Remember, they/we don't teach Civics any longer. The name has changed, in Maryland to Local, State and National Government but it's not called "Civics" so it's not taught.

Or Home Economics. That's now called Family and Consumer Science but not Home Ec so it's not taught. And let's not forget Sewing which is now Fashion Design (where the students design and make their own clothes). But it's not called "Sewing".
You're probably right on that. I'm sure it's changed by now, but "home ec" in my school was "teen living". The names do change to fit the times...or not.
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Old Yesterday, 09:39 PM
 
Location: In the elevator!
872 posts, read 492,692 times
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Also, it’s my understanding that sex education is traditionally part of any of the following (but not limited to) the following classes:

1. Science (rather ambiguous, but technically, any grade level can have a science course)

2. Anatomy and Physiology - upperclassmen.

3. Health class, as opposed but similar to A&P.

4. Biology - underclassmen.

5. When P.E. Includes a classroom component, instead of being solely, well, physical, sex education is sometimes included therein.

My public schooling had it as part of the science program in grades 5-8, as a part of biology in grade 9, a more technical teaching of it in junior year as part of A&P, and then I was not taught it in senior year, as a result of the selection of classes I chose.
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Old Yesterday, 09:54 PM
 
Location: WA
5,597 posts, read 7,886,039 times
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Quote:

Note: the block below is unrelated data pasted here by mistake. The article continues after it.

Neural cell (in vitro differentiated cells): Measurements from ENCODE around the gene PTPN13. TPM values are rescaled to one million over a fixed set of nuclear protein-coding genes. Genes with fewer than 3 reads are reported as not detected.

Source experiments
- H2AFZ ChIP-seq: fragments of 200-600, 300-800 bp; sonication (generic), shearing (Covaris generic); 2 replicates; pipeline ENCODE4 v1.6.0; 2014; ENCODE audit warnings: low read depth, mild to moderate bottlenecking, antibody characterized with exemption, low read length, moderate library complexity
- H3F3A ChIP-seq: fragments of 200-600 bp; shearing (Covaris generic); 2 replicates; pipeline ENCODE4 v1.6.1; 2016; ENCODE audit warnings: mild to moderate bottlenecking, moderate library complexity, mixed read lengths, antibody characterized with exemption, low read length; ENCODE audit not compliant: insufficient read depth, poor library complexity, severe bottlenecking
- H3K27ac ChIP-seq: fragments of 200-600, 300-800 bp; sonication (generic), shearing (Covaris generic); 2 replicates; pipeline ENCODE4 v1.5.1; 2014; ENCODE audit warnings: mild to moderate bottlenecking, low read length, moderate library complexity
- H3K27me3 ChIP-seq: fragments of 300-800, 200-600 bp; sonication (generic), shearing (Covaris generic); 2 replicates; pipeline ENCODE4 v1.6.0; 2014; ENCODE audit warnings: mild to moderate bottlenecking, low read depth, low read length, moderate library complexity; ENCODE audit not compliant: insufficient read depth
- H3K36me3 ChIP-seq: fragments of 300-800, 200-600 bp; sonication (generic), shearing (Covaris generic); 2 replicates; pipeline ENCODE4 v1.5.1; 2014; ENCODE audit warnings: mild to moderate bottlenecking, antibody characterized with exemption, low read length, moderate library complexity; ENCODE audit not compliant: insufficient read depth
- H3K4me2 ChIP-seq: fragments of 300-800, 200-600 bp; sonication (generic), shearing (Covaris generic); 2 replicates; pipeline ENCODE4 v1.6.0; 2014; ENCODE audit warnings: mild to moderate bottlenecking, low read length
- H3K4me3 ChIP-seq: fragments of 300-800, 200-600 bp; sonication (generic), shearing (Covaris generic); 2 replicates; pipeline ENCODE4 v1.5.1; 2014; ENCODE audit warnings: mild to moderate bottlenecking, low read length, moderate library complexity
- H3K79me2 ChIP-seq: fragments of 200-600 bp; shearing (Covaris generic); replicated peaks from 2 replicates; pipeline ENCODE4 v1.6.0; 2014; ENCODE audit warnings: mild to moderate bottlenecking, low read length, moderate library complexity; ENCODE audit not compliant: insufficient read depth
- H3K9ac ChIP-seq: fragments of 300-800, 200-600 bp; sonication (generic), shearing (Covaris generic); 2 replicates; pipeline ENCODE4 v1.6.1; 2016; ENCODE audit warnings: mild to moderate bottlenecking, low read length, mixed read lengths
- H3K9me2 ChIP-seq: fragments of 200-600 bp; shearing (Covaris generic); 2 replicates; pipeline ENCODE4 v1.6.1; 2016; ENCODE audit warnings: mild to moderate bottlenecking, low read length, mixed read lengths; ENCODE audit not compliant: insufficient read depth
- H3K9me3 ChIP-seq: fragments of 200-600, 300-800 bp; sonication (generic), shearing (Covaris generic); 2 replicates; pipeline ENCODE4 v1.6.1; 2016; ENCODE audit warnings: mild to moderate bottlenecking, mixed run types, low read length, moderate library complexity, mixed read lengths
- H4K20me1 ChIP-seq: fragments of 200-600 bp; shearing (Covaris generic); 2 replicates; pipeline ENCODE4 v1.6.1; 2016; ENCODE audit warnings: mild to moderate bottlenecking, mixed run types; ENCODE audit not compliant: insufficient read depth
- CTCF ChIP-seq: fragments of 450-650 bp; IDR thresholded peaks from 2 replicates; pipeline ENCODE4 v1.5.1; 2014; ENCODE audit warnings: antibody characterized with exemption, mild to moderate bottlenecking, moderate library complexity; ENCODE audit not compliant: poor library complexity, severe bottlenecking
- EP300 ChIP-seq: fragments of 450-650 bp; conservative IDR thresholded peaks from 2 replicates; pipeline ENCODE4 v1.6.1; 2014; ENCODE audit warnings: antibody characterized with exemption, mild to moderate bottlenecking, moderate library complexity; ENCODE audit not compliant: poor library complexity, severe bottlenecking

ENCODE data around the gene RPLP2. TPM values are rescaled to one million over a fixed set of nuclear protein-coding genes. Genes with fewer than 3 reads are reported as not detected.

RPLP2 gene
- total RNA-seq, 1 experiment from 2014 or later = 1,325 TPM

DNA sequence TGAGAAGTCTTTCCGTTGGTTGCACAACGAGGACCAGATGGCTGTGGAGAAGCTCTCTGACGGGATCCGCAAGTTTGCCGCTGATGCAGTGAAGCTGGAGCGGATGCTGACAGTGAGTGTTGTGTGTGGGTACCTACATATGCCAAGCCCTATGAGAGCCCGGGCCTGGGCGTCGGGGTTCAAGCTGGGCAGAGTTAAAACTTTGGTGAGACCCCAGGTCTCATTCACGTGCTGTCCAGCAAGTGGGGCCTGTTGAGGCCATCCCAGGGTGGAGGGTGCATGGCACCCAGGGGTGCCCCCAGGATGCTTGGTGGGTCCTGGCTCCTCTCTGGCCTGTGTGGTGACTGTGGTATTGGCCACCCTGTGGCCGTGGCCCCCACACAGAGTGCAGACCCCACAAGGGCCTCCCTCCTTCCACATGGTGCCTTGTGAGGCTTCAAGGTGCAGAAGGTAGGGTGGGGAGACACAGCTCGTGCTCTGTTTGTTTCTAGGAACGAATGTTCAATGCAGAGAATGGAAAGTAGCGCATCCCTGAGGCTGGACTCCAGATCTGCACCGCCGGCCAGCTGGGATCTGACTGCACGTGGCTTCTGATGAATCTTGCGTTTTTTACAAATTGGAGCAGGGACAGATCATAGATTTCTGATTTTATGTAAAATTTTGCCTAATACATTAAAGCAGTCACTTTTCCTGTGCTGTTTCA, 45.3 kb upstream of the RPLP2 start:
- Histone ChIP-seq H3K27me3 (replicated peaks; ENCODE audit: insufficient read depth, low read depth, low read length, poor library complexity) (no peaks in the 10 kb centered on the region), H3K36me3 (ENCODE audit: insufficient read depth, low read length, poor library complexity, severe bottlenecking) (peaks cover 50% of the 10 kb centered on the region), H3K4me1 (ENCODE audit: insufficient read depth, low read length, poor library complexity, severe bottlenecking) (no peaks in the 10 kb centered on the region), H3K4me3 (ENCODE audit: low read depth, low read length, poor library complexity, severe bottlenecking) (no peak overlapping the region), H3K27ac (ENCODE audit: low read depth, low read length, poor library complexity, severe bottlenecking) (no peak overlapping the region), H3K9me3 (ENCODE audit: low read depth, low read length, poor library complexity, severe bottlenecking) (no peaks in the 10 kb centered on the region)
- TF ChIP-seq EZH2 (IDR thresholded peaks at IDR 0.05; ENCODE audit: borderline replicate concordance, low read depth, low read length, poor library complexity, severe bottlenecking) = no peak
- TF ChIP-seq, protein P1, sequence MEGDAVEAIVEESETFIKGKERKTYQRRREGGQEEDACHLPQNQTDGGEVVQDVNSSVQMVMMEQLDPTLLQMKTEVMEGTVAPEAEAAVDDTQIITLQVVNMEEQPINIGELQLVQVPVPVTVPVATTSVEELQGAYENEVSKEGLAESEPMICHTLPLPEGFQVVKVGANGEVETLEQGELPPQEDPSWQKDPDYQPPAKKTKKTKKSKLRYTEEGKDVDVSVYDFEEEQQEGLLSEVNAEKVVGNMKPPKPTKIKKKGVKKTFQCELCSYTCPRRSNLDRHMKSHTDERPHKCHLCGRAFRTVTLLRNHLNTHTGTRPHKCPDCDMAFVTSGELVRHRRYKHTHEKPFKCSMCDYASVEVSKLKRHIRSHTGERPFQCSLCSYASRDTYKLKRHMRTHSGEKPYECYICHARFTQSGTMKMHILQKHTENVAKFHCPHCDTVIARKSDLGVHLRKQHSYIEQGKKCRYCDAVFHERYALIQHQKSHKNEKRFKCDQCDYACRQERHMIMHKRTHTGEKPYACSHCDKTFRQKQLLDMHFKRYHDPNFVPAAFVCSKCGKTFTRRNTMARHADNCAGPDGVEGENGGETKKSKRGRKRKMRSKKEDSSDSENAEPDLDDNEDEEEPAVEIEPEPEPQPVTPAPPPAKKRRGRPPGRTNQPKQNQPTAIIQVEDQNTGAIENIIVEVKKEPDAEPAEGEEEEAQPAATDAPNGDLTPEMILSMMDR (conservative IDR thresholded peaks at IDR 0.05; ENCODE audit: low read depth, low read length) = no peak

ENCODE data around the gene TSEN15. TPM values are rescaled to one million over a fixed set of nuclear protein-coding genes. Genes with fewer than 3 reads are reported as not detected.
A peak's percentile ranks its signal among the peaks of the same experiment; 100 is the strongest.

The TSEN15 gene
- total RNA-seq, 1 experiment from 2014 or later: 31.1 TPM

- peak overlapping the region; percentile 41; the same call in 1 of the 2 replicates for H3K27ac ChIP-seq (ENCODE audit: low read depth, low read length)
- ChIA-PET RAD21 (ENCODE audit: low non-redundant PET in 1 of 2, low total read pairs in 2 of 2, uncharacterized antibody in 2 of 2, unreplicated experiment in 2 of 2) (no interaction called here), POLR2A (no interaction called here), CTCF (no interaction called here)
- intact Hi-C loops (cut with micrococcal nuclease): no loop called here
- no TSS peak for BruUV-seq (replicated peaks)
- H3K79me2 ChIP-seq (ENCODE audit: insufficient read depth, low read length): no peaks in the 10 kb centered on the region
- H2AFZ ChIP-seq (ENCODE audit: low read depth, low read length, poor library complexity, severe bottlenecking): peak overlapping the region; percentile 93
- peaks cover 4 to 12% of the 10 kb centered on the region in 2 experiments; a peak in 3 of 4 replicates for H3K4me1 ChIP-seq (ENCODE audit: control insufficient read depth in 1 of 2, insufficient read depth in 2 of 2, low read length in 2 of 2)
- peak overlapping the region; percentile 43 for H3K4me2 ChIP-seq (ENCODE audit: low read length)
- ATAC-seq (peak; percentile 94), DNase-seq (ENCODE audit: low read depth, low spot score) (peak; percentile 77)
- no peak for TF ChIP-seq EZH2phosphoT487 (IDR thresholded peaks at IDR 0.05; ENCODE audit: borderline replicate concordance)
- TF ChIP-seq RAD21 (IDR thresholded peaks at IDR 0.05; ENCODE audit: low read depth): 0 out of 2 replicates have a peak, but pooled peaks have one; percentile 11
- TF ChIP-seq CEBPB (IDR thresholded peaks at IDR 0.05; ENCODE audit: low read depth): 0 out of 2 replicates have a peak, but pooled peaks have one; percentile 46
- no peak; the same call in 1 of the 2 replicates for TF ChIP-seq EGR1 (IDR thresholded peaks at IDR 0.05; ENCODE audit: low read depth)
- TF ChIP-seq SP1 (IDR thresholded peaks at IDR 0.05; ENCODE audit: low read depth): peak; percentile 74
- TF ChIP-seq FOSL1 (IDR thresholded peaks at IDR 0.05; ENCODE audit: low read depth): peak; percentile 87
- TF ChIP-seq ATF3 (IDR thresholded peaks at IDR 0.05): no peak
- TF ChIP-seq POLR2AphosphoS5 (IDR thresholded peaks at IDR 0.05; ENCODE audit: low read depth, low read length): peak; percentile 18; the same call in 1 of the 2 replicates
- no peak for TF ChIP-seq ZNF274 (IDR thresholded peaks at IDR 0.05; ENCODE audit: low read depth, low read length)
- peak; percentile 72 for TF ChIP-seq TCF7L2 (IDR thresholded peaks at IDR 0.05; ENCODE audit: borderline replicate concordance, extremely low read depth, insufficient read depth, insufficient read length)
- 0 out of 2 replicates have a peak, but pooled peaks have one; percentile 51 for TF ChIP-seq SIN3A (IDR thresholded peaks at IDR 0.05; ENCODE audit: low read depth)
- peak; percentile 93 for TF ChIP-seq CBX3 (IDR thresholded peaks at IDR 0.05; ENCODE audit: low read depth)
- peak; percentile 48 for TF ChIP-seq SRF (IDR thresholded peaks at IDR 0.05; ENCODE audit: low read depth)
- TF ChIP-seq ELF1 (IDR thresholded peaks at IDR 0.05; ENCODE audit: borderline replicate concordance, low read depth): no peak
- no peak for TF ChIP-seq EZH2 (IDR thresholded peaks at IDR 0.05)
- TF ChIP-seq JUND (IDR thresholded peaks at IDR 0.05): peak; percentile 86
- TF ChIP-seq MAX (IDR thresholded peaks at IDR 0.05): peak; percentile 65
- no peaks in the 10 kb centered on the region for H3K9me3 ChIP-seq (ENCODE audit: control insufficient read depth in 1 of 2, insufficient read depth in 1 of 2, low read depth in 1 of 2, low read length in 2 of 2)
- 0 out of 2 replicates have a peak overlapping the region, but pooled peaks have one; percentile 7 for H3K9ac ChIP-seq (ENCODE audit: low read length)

Originally Posted by StarryKnight1 View Post
Also, it’s my understanding that sex education is traditionally part of any of the following (but not limited to) the following classes:

1. Science (rather ambiguous, but technically, any grade level can have a science course)

2. Anatomy and Physiology - upperclassmen.

3. Health class, as opposed but similar to A&P.

4. Biology - underclassmen.

5. When P.E. Includes a classroom component, instead of being solely, well, physical, sex education is sometimes included therein.

My public schooling had it as part of the science program in grades 5-8, as a part of biology in grade 9, and then I was not taught it any further as a result of the selection of classes I chose.
These days in most states, sex education is part of health class which is a required course in MS and HS.

Sex education is not a part of the curriculum of any general science class that I am aware of for K-8 education. These days a majority of states follow the NGSS science standards and they don't cover sex education anywhere. That is not to say there isn't some elementary teacher somewhere who gets deep into the birds and the bees with her 3rd grade class. But it isn't part of any elementary science standard that I'm aware of.